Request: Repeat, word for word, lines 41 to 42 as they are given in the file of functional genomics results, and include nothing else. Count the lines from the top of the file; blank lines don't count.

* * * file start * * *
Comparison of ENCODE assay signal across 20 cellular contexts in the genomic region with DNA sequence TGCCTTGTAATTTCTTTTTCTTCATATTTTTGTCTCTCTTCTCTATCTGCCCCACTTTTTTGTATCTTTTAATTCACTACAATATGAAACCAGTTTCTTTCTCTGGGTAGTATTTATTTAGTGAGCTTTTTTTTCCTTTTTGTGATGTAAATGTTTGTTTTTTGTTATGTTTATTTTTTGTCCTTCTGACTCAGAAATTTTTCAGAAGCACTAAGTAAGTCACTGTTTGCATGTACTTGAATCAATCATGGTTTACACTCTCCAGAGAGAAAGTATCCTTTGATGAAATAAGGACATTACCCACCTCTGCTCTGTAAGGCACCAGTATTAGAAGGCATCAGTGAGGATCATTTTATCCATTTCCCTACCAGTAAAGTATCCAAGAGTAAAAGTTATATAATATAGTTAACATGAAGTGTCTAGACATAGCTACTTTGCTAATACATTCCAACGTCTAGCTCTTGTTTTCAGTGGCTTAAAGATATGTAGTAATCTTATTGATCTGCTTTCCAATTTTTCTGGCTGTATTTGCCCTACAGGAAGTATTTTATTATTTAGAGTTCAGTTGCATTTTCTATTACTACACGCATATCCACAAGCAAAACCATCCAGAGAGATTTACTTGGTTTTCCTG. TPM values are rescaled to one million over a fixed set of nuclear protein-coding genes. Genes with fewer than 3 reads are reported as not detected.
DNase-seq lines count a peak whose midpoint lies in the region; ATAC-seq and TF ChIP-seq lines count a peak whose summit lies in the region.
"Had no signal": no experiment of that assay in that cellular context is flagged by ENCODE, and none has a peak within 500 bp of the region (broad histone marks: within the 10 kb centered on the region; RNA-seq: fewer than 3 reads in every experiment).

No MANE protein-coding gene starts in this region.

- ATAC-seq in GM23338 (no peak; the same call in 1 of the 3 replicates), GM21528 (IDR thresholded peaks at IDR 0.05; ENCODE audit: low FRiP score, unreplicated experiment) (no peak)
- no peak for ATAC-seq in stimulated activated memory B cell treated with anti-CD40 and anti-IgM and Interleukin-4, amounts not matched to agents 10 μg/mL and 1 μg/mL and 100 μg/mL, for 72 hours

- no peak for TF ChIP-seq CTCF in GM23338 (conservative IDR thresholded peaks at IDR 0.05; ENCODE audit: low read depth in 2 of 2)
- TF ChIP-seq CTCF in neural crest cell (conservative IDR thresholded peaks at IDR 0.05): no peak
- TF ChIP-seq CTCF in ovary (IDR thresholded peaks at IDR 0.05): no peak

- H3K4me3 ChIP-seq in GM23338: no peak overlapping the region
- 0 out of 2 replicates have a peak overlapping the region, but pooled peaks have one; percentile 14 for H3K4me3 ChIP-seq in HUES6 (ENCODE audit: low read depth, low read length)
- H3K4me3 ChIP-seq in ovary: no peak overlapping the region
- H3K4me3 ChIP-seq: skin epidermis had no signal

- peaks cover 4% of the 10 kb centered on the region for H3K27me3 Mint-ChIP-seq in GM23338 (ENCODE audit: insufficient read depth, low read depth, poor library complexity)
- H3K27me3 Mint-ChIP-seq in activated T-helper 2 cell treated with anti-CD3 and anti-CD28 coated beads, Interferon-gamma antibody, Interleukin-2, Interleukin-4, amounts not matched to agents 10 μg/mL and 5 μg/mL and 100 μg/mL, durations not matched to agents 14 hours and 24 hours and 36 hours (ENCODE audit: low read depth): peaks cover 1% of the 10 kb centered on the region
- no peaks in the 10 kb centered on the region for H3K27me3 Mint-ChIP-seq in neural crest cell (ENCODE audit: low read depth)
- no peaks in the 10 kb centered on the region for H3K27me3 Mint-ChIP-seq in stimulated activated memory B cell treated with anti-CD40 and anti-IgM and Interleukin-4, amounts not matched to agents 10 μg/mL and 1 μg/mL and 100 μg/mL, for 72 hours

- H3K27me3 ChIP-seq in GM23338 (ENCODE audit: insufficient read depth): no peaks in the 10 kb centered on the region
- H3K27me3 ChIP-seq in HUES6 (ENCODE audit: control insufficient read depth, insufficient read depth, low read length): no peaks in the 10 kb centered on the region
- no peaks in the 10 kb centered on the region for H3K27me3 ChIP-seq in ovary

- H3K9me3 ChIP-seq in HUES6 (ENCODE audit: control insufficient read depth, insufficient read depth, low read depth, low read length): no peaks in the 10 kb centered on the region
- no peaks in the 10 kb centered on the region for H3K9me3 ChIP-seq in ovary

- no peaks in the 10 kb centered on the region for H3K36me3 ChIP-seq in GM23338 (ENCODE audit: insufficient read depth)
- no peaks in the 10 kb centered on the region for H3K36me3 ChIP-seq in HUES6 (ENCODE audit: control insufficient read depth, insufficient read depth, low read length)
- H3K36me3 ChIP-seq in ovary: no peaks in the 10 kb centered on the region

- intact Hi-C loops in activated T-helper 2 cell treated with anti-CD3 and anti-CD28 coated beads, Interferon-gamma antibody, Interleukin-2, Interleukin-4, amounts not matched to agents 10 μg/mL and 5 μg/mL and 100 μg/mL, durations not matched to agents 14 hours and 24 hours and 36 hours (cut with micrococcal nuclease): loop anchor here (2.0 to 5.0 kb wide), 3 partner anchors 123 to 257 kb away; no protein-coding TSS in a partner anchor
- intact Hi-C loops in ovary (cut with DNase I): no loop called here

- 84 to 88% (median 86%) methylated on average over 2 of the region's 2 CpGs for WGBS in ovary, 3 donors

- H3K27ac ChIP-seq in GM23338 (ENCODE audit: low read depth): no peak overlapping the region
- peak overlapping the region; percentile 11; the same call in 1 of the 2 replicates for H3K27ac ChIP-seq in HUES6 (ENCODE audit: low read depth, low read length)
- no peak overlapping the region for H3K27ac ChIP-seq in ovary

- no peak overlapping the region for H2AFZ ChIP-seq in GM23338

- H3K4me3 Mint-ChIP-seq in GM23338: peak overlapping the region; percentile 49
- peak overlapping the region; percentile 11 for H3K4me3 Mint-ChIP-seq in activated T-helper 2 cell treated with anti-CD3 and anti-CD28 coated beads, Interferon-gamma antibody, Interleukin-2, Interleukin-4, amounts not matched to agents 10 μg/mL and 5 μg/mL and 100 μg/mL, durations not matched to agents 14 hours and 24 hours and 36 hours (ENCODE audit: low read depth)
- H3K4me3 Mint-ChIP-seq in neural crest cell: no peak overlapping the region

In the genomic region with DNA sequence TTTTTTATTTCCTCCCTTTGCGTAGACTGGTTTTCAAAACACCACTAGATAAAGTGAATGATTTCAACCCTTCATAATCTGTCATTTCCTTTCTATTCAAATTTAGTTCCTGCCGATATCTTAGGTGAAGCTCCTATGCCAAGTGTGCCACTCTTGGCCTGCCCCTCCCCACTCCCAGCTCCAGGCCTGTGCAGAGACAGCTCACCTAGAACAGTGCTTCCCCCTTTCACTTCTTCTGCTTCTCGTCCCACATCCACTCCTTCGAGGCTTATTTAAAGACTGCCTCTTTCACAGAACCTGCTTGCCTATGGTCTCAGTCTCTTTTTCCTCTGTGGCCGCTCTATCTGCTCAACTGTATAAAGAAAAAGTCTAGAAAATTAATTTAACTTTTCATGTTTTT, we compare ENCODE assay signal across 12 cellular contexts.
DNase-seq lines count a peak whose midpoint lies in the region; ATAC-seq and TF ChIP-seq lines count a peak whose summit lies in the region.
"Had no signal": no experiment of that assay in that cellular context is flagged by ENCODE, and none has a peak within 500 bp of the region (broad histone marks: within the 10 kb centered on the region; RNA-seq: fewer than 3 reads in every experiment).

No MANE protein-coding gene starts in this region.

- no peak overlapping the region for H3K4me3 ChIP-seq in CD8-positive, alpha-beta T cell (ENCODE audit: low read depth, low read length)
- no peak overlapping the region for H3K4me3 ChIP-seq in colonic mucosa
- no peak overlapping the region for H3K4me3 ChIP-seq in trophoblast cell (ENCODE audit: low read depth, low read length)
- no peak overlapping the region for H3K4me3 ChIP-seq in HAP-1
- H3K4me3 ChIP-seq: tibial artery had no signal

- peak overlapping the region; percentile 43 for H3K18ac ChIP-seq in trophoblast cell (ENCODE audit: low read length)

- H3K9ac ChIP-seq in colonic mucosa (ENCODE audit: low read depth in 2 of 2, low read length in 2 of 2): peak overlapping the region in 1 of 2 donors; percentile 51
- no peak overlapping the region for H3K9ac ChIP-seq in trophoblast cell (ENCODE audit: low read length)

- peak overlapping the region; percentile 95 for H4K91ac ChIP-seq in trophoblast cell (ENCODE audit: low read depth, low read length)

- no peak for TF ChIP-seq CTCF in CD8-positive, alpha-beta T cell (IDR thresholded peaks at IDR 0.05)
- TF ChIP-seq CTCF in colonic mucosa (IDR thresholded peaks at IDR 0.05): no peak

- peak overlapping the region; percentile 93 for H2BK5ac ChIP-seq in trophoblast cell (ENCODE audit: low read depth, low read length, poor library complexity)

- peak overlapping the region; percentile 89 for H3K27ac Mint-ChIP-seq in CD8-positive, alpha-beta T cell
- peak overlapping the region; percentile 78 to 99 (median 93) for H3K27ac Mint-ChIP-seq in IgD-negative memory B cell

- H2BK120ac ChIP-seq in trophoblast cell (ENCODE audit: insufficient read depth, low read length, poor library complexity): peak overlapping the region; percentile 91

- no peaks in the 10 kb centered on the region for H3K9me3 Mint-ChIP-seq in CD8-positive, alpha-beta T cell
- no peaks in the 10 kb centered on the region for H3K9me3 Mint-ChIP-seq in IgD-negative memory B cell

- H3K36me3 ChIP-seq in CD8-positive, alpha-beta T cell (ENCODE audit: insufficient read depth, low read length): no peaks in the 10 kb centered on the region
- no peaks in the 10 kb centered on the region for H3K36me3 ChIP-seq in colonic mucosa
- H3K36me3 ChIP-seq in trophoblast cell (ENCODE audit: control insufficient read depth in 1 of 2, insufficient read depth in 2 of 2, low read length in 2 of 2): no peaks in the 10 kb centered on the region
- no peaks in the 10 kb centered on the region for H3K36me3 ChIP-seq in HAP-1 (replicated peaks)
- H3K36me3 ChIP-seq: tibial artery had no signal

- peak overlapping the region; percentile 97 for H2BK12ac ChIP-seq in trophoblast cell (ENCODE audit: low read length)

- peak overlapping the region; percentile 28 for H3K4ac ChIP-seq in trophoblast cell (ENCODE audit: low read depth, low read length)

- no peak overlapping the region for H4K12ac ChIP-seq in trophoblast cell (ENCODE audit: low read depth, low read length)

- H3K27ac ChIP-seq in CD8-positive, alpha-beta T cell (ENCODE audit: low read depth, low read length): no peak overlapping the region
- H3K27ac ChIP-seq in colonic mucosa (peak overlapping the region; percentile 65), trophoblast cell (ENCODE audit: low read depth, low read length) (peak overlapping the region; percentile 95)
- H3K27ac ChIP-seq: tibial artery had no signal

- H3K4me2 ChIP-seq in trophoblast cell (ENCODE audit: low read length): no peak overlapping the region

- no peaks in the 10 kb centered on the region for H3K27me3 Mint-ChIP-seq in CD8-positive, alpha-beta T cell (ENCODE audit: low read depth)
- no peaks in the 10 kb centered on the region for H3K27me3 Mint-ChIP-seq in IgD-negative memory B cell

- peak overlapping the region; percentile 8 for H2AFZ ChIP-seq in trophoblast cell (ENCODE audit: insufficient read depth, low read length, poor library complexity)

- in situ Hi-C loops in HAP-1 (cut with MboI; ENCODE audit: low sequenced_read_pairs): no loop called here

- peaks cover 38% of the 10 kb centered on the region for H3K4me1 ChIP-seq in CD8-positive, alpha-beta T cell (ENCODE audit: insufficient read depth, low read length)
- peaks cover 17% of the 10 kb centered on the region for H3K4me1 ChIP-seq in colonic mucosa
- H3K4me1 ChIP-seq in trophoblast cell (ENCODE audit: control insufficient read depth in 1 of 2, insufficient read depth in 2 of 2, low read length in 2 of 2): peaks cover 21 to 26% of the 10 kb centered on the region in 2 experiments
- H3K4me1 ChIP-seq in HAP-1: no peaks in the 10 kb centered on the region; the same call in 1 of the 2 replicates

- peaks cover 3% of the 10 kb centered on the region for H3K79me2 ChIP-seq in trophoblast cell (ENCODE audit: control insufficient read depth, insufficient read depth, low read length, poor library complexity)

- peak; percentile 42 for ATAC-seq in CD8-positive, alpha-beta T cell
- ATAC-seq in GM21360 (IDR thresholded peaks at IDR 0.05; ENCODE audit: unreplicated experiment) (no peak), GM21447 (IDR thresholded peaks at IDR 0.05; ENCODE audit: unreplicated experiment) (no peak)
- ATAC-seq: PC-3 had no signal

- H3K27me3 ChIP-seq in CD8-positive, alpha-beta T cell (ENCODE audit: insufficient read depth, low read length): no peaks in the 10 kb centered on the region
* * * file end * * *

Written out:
- no peak overlapping the region for H3K4me3 ChIP-seq in colonic mucosa
- no peak overlapping the region for H3K4me3 ChIP-seq in trophoblast cell (ENCODE audit: low read depth, low read length)